As increasing numbers of primary historical documents appear on the World Wide Web, publishers of those documents will need ways to provide intellectual access to the contents. At a three-day meeting in Burlington, Vermont experts in experimental electronic publishing, library and information science research, documentary editing, and computer science research identified (1) the need for user studies to determine the needs and reactions of the audience(s), (2) the need to assess implications for change in publication management, and (3) the need to compare empirically various technological approaches to access to information as three areas of research that can contribute to our understanding of how to construct and improve intellectual access to historical documents on the Web.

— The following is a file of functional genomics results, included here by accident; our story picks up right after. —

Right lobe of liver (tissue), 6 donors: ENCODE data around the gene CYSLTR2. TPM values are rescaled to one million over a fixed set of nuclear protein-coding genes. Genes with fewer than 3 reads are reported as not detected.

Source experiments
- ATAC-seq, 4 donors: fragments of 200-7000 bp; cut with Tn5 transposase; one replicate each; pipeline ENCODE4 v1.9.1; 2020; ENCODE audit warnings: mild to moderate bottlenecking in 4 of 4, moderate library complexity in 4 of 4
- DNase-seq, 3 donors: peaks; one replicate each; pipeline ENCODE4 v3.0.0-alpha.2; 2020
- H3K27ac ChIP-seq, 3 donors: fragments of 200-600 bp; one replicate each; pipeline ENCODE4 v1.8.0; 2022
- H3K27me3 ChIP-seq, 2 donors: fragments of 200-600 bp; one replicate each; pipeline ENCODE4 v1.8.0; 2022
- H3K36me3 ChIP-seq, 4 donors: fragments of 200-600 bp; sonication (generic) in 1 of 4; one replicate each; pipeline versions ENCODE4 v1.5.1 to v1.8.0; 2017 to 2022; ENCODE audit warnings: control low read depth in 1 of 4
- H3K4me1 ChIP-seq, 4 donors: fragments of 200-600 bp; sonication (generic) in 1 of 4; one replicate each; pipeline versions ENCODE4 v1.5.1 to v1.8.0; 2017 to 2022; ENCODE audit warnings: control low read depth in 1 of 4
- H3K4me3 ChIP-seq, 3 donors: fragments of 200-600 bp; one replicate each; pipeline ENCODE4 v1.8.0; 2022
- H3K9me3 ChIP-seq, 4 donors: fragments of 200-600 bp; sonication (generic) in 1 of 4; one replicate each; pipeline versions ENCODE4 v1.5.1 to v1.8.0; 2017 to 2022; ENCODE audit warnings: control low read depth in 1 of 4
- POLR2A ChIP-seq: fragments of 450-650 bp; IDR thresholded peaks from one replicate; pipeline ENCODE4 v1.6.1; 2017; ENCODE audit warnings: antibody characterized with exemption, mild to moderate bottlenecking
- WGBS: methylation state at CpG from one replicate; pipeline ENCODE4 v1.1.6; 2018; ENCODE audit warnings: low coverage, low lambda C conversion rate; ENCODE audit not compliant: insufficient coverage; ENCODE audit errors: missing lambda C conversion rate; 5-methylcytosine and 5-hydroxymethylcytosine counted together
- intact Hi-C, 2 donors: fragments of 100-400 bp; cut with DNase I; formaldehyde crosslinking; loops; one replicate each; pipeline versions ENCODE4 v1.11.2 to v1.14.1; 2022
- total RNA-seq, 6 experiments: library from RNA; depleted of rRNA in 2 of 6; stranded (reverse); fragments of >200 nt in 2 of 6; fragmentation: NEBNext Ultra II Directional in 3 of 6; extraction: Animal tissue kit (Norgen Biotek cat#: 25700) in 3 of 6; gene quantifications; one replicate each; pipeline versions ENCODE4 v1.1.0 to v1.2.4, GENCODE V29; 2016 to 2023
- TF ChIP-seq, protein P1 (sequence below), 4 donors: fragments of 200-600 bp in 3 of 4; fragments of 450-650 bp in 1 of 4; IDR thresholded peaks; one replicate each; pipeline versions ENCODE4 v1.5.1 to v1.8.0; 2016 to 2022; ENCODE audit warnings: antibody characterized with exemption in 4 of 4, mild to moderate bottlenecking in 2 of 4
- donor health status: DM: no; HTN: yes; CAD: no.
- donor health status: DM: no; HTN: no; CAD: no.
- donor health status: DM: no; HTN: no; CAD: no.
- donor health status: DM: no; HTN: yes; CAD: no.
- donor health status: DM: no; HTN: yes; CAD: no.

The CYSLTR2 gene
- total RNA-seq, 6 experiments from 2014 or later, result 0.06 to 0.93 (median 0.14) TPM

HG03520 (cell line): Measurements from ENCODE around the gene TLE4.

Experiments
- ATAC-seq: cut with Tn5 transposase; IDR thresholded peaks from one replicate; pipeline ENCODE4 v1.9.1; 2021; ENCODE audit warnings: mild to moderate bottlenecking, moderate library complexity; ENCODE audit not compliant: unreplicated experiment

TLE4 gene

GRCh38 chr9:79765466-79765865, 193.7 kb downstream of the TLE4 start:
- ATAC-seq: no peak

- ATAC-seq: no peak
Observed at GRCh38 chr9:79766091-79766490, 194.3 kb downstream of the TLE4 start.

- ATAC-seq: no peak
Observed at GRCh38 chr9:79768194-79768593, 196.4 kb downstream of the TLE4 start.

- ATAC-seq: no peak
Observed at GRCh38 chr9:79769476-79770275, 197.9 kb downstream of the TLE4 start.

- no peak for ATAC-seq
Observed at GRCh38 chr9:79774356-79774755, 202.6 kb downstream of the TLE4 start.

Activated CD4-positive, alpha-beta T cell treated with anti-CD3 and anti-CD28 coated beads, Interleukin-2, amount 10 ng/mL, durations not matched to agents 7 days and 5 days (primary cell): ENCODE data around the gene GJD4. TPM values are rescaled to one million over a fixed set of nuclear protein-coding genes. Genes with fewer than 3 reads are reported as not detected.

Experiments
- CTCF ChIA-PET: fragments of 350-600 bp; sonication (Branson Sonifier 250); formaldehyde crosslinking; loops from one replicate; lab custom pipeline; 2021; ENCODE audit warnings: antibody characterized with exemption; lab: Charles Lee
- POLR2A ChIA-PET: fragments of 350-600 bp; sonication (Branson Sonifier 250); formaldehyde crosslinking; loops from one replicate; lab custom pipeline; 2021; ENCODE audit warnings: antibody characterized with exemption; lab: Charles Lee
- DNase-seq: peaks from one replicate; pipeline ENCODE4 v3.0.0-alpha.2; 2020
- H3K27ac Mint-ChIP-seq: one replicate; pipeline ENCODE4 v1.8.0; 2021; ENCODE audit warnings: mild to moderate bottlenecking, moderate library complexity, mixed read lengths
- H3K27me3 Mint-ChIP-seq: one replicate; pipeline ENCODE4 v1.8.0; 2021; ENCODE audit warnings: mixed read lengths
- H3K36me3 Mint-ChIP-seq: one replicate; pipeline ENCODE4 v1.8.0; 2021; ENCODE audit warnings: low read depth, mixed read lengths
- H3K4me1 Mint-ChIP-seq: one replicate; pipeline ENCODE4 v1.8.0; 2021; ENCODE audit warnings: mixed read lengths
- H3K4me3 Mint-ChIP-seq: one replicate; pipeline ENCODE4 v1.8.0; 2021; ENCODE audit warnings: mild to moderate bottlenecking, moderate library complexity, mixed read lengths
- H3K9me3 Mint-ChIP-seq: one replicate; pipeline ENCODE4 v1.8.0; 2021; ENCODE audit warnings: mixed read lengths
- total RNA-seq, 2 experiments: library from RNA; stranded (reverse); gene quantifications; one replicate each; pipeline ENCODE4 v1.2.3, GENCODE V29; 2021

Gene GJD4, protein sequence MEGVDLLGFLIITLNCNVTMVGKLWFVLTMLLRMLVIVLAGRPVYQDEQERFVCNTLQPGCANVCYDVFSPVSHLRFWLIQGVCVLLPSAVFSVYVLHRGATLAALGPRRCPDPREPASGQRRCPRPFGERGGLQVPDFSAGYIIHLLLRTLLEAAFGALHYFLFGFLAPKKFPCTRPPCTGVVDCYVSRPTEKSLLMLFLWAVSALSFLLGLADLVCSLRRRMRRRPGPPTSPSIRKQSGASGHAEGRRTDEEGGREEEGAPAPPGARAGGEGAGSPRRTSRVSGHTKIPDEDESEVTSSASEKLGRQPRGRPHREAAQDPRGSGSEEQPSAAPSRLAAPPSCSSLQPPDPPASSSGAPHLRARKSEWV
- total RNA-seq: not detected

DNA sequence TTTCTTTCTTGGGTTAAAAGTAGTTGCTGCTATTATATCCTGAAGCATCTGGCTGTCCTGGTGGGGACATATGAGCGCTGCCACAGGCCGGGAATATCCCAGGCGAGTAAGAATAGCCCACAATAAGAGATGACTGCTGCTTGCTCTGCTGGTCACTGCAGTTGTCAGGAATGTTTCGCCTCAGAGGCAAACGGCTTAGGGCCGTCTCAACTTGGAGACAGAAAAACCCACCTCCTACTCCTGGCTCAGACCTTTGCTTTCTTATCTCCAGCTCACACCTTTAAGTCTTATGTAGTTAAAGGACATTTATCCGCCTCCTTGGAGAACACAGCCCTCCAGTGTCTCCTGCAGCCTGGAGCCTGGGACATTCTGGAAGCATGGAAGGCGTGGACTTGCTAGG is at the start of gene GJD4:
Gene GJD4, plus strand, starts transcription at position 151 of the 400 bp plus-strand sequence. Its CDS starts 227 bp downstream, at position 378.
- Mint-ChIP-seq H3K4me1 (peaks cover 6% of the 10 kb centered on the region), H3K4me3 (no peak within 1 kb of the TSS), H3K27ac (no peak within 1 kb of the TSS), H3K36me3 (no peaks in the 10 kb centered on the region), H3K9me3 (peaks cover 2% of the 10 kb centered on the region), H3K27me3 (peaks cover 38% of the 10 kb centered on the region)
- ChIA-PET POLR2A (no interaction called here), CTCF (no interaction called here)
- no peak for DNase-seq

The Burlington Agenda: Research Issues in Intellectual Access to Electronically Published Historical Documents
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Elizabeth Dow, David Chesnutt, William Underwood, Helen Tibbo, Mary-Jo Kline, Charlene Bickford; The Burlington Agenda: Research Issues in Intellectual Access to Electronically Published Historical Documents. The American Archivist 1 September 2001; 64 (2): 292–307. doi: https://doi.org/10.17723/aarc.64.2.y1w62427q7778637
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